Step Function u _{} _{1} (t)
The Laplace transform of the unit step function u _{} _{1} (t) (see Fig. 3.1a) is 

L½u _{} _{1} ðtÞ ¼ Z 1 u _{} _{1} ðtÞe ^{} ^{s}^{t} dt ¼ U _{} _{1} ðsÞ 0 
ð4:2Þ 
Since u _{} _{1} (t) has the value 1 over the limits of integration,
U _{} _{1} ðsÞ¼ Z 1 e ^{} ^{s}^{t} dt ¼
0
_{e}
st
s
1
0
¼ ^{1} _{s}
if s > 0
ð4:3Þ
The step function is undefined at t ¼ 0, but this is immaterial, for the integral is defined by a limit process
^{Z} 1
0
f ðtÞe ^{} ^{s}^{t} dt ¼ lim
T !1
e!0
^{Z} T
e
f ðtÞe ^{} ^{s}^{t} dt
ð4:4Þ
and the explicit value at t ¼ 0 does not affect the value of the integral.The value of the integral obtained by taking limits is implied in each case but is not written out explicitly.
Decaying Exponential e ^{} ^{a} ^{t}
The exponent a is a positive real number.
L½e ^{} ^{a}^{t} ¼ Z 1
0
_{e} at _{e} st _{d}_{t} Z ^{1}
0
_{e} ðsþaÞt _{d}_{t}
_{e} ðsþaÞt
¼
s þ a
1
0
¼
1
_{s} _{þ} _{a}
Sinusoid cos ut
Here o is a positive real number.
L½cos ot ¼ Z 1 cos ot e ^{} ^{s}^{t} dt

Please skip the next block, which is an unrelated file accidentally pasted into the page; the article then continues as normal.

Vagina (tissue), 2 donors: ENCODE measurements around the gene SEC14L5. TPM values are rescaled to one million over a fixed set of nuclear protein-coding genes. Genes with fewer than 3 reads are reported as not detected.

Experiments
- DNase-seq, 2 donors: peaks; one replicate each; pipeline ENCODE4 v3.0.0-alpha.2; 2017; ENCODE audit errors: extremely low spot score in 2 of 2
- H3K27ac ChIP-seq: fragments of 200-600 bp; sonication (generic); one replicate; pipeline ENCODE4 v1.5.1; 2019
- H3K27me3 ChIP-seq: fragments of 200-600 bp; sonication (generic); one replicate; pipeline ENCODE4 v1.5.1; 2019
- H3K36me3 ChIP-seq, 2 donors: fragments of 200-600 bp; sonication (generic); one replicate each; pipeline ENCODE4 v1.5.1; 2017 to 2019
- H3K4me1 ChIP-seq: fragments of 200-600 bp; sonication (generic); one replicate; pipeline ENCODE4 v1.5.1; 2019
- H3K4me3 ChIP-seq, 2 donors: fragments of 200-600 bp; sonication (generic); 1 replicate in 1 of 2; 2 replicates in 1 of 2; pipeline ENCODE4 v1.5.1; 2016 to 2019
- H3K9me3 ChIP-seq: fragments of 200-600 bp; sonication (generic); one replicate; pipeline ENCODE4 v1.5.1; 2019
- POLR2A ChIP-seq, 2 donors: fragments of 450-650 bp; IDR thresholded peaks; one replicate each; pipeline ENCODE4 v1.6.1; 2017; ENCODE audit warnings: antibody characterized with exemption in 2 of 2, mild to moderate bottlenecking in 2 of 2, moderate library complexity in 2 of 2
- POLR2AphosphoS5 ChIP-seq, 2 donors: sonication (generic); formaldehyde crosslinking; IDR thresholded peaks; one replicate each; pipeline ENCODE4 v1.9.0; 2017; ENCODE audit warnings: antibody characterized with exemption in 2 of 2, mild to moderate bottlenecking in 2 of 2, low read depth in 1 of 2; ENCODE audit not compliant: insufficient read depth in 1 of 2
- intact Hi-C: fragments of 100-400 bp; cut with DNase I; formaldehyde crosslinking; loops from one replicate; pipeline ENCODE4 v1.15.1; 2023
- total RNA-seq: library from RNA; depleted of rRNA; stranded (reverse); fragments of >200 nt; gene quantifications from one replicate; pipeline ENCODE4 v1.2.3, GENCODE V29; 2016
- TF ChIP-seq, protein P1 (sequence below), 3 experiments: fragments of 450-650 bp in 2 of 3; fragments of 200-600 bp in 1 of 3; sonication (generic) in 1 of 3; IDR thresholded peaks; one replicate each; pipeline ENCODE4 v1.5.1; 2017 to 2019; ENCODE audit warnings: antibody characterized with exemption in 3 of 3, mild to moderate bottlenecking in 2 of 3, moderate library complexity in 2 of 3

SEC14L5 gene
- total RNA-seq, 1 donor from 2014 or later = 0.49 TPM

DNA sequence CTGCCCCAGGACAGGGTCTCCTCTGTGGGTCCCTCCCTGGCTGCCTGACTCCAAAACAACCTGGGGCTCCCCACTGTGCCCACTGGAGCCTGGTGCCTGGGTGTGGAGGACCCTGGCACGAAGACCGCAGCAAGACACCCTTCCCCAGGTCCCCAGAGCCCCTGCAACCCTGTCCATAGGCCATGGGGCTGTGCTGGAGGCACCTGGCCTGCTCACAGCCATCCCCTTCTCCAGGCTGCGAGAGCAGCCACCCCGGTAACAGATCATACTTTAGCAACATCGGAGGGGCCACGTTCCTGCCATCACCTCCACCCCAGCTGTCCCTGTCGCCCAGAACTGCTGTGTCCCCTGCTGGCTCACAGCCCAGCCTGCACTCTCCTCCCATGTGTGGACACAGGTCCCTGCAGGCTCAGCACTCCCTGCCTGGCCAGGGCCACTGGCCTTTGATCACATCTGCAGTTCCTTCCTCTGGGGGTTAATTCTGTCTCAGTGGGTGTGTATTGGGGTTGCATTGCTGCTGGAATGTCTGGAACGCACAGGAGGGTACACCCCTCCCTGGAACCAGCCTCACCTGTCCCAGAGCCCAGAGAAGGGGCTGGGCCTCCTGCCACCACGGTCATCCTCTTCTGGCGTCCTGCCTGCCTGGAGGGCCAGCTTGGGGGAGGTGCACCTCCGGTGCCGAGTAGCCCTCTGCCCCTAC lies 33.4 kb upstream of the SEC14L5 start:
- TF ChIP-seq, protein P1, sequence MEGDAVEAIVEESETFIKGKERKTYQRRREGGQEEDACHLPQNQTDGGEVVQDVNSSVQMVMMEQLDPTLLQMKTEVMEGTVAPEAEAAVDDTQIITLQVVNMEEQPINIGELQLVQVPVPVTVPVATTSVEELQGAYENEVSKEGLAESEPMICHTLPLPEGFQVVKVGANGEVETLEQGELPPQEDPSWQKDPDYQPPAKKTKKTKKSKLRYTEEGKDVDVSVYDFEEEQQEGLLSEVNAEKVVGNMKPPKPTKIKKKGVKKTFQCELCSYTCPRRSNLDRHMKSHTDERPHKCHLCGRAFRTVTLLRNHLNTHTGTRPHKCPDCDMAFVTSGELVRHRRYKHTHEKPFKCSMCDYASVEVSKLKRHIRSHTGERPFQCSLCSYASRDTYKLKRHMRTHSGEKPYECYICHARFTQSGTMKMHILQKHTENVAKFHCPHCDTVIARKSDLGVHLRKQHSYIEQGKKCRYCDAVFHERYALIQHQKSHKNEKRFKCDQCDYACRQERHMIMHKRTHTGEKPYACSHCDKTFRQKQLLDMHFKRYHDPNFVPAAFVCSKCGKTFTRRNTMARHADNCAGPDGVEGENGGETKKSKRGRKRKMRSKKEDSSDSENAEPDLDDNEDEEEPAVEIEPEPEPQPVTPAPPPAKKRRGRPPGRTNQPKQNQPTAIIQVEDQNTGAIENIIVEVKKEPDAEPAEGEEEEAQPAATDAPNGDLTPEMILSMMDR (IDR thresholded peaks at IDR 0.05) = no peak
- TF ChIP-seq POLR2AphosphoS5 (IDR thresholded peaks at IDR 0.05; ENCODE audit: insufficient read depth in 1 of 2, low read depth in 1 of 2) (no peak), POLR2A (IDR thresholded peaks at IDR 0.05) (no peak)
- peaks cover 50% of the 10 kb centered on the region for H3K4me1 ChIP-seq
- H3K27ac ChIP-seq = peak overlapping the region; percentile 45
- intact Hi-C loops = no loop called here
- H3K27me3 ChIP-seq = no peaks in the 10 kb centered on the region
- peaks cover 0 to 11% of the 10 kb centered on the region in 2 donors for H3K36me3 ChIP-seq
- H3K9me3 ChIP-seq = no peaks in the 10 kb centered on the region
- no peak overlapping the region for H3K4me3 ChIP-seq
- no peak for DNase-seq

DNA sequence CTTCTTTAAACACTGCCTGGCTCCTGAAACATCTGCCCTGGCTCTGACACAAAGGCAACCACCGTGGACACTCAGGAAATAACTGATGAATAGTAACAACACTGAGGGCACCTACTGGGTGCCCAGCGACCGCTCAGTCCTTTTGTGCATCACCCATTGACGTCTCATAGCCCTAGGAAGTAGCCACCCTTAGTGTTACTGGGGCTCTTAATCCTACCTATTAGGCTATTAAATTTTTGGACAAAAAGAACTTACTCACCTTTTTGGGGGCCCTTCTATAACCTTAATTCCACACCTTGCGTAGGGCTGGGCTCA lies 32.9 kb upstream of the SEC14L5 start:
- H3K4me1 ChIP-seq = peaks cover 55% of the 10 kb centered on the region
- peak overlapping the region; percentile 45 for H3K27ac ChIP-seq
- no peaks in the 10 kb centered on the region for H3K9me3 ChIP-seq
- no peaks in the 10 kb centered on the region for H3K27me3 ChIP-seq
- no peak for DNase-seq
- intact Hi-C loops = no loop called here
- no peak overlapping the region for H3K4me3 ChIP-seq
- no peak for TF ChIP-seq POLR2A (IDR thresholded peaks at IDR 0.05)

0
s > a 
ð4:5Þ 
ð4:6Þ 
Expressing cos ot in exponential form gives
Then
cos ot ¼
_{e} jot _{þ} _{e} jot
2
L½cosot ¼ ^{1}
2
^{Z} 1
0
_{e} ðjo sÞt _{d}_{t} _{þ} Z ^{1} _{e} ð jo sÞt _{d}_{t}
0
¼ ^{1} jo s ^{}
2
1
1
jo s
¼ _{s} _{2} _{þ}_{o} _{2}
s
¼ ^{1}
2
"
e
ðjo sÞt
þ
e
ð
jo sÞt
jo s
jo s
#
1
0
s >0
ð4:7Þ
Copyright © 2003 Marcel Dekker, Inc.
Ramp Function u _{} _{2} ðtÞ ¼ tu _{} _{1} ðtÞ
L½t ¼ Z 1 te ^{} ^{s}^{t} dt
0
s > 0
This expression is integrated by parts by using
^{Z} b
a
u dv ¼ uv
b
a Z b
a
v du
Let u ¼ t and dv ¼ e ^{} ^{s}^{t} dt.Then du ¼ dt and v ¼ e ^{} ^{s}^{t} /s.Thus
^{Z} 1
0
te ^{} ^{s}^{t} dt ¼
_{t}_{e} st
s
¼ 0
_{e} st
s ^{2}
1
0
1
0
Z 1
0
¼ ^{1} _{2}
s
_{e} st
s
dt
s > 0
ð4:8Þ
ð4:9Þ
4.4 LAPLACE TRANSFORM THEOREMS